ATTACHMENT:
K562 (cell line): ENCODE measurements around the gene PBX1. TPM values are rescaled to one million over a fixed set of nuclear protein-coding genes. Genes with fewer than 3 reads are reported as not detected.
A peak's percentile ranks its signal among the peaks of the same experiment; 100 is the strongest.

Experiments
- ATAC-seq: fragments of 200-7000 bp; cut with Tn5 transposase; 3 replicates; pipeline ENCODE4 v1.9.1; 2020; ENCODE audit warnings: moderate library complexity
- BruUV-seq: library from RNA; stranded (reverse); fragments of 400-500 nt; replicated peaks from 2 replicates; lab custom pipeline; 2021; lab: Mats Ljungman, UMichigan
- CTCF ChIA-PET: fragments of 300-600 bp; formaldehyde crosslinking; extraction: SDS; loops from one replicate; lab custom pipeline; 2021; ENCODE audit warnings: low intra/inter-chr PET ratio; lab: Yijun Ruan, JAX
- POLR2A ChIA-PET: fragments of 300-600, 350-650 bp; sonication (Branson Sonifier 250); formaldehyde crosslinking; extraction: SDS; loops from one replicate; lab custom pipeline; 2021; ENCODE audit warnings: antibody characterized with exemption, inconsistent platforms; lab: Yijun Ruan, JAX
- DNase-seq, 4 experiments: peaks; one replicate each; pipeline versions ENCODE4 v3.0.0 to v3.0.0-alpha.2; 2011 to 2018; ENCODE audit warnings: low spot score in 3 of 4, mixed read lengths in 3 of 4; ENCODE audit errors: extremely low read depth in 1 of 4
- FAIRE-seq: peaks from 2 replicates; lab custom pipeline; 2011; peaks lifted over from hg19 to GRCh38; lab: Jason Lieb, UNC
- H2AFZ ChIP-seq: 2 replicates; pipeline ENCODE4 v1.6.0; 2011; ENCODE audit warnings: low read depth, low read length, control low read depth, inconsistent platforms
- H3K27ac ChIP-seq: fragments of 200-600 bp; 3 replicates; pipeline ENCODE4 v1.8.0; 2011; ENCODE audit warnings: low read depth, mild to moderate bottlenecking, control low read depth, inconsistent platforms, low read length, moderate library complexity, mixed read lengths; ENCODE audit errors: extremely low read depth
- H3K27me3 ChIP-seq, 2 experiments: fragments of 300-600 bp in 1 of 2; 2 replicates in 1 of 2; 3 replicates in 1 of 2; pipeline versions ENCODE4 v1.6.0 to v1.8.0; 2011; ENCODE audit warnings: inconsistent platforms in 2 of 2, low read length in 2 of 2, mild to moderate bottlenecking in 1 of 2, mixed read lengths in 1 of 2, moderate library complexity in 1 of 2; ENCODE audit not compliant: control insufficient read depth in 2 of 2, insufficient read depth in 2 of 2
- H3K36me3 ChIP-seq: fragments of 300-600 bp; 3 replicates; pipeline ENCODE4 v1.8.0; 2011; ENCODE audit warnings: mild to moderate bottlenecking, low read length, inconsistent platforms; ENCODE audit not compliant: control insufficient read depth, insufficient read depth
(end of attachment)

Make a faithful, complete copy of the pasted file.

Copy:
K562 (cell line): ENCODE measurements around the gene PBX1. TPM values are rescaled to one million over a fixed set of nuclear protein-coding genes. Genes with fewer than 3 reads are reported as not detected.
A peak's percentile ranks its signal among the peaks of the same experiment; 100 is the strongest.

Experiments
- ATAC-seq: fragments of 200-7000 bp; cut with Tn5 transposase; 3 replicates; pipeline ENCODE4 v1.9.1; 2020; ENCODE audit warnings: moderate library complexity
- BruUV-seq: library from RNA; stranded (reverse); fragments of 400-500 nt; replicated peaks from 2 replicates; lab custom pipeline; 2021; lab: Mats Ljungman, UMichigan
- CTCF ChIA-PET: fragments of 300-600 bp; formaldehyde crosslinking; extraction: SDS; loops from one replicate; lab custom pipeline; 2021; ENCODE audit warnings: low intra/inter-chr PET ratio; lab: Yijun Ruan, JAX
- POLR2A ChIA-PET: fragments of 300-600, 350-650 bp; sonication (Branson Sonifier 250); formaldehyde crosslinking; extraction: SDS; loops from one replicate; lab custom pipeline; 2021; ENCODE audit warnings: antibody characterized with exemption, inconsistent platforms; lab: Yijun Ruan, JAX
- DNase-seq, 4 experiments: peaks; one replicate each; pipeline versions ENCODE4 v3.0.0 to v3.0.0-alpha.2; 2011 to 2018; ENCODE audit warnings: low spot score in 3 of 4, mixed read lengths in 3 of 4; ENCODE audit errors: extremely low read depth in 1 of 4
- FAIRE-seq: peaks from 2 replicates; lab custom pipeline; 2011; peaks lifted over from hg19 to GRCh38; lab: Jason Lieb, UNC
- H2AFZ ChIP-seq: 2 replicates; pipeline ENCODE4 v1.6.0; 2011; ENCODE audit warnings: low read depth, low read length, control low read depth, inconsistent platforms
- H3K27ac ChIP-seq: fragments of 200-600 bp; 3 replicates; pipeline ENCODE4 v1.8.0; 2011; ENCODE audit warnings: low read depth, mild to moderate bottlenecking, control low read depth, inconsistent platforms, low read length, moderate library complexity, mixed read lengths; ENCODE audit errors: extremely low read depth
- H3K27me3 ChIP-seq, 2 experiments: fragments of 300-600 bp in 1 of 2; 2 replicates in 1 of 2; 3 replicates in 1 of 2; pipeline versions ENCODE4 v1.6.0 to v1.8.0; 2011; ENCODE audit warnings: inconsistent platforms in 2 of 2, low read length in 2 of 2, mild to moderate bottlenecking in 1 of 2, mixed read lengths in 1 of 2, moderate library complexity in 1 of 2; ENCODE audit not compliant: control insufficient read depth in 2 of 2, insufficient read depth in 2 of 2
- H3K36me3 ChIP-seq: fragments of 300-600 bp; 3 replicates; pipeline ENCODE4 v1.8.0; 2011; ENCODE audit warnings: mild to moderate bottlenecking, low read length, inconsistent platforms; ENCODE audit not compliant: control insufficient read depth, insufficient read depth